A novel segmentation algorithm for support-free 3D printing
Filoscia I., Alderighi T., Cignoni P., Giorgi D., Malomo L.
3D shape segmentation
Digital fabrication, and 3D printing in particular, are growing important in a variety of fields, from industry to medicine, from cultural heritage to art, as often
they are more rapid and cheaper than traditional manufacturing techniques. In this context, our aim is to make it easier for people to print high-quality objects at home,
even of complex shape, by incorporating into software some of the professional skills that are needed to fully exploit the potential of 3D printing A major limitation of FDM printers is that the material must be supported when it is deposited: bridge-like structures or hanging features, which are not supported by other object parts, often need additional support structures. Indeed, most printers can produce overhangs, but only up to a certain tolerance angle, usually in-between 30 and 60 degrees. To solve this problem, additional columns of material are built
to support the parts in overhang. These supports need to be removed in a postprocessing step, which may cause imperfections on the surface, or even break thin parts. A possible solution, which we adopt in this work, is to segment the object into smaller parts which can be printed individually with no or minimal need for supports. The main drawback is that the decomposition introduces cuts on the object surface, in correspondence of the boundaries between parts. Such cuts can be as visually disturbing as the imperfections due to the removal of supports, or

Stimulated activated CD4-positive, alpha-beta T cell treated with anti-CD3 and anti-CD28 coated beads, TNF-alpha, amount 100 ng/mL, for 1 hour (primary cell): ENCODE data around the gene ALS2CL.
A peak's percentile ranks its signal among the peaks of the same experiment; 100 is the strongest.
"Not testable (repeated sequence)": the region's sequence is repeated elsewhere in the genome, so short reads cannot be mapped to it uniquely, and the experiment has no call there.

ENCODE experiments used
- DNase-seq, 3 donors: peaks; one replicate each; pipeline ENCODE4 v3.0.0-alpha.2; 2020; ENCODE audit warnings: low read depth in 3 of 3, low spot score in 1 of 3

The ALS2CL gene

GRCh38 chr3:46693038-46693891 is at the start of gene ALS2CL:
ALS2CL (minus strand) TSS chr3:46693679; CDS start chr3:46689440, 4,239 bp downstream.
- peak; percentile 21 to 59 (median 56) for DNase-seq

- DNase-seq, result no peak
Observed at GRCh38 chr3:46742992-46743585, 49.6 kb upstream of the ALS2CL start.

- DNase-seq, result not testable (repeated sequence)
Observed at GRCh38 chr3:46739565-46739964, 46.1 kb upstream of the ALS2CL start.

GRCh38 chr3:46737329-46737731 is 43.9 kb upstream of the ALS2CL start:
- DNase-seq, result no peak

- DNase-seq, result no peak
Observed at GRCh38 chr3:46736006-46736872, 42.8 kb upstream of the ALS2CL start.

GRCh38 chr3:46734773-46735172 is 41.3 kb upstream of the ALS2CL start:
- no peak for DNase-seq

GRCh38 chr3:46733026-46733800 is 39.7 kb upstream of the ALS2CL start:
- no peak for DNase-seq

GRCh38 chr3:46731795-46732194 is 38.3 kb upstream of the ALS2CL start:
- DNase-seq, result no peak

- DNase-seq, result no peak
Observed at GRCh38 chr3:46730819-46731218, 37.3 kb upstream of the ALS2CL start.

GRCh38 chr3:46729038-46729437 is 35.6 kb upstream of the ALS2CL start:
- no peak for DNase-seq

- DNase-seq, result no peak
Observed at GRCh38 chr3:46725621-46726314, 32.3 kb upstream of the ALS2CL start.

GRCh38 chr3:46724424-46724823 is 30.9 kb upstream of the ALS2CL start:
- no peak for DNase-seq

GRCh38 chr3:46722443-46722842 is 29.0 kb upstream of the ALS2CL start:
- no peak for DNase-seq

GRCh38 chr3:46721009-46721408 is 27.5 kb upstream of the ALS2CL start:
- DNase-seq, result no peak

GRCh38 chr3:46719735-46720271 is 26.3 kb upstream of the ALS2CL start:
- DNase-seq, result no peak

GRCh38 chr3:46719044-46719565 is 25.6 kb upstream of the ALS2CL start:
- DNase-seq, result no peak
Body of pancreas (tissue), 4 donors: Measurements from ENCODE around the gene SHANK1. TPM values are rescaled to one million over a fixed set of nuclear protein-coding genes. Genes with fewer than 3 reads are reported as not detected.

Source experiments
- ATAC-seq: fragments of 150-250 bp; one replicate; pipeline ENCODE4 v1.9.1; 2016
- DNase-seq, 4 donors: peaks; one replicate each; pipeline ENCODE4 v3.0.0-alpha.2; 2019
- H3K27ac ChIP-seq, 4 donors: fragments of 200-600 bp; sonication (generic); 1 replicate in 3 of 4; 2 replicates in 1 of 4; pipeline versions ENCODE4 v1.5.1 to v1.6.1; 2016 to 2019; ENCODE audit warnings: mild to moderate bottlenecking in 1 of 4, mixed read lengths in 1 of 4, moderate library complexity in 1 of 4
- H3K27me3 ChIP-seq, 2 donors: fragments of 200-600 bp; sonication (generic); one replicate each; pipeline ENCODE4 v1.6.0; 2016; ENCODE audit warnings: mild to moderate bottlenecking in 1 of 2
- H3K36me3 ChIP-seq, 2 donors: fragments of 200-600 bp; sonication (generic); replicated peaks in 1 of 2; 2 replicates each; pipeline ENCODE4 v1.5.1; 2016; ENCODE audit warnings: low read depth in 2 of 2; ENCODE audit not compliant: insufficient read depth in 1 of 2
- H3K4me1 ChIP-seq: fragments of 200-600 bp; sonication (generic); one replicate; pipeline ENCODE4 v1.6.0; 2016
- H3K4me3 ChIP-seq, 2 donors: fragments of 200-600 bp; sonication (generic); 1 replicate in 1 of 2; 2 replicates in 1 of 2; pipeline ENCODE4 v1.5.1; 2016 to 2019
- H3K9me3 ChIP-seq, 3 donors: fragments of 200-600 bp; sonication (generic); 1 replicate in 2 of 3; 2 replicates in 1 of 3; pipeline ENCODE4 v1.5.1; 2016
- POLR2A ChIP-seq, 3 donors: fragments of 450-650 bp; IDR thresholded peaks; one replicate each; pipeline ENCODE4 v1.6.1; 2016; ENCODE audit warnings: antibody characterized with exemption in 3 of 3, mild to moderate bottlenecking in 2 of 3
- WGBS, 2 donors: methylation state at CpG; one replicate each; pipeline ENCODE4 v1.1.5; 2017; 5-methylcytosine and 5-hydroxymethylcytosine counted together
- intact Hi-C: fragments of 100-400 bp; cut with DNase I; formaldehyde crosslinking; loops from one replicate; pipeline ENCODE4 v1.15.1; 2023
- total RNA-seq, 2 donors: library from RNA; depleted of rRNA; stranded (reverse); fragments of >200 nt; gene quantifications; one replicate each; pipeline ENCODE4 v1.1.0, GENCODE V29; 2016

even more. Therefore, given a 3D mesh representing the input object, our aim is to develop a segmentation technique to partition the mesh into a small number of simpler parts, each of which can be printed with no or minimal support, and such that the boundaries between the parts (i.e., where the cuts in the object surface will be) affect the appearance of the printed model as little as possible. We pose the segmentation problem as a multi-labeling problem solved via functional minimization. In our formulation, the data points will be mesh elements
(either faces or clusters of faces), and the labels will be potential printing directions. We will define an objective function that takes into account the area of supported
regions and support footings, as well as the visual impact of the cuts, in terms of both their length and location on the surface. We formulate this multi-labeling problem as
an Integer Linear Program (ILP), which can be solved using standard optimization packages such as Gurobi.
Source: ISTI Technical reports, 2019Back to previous page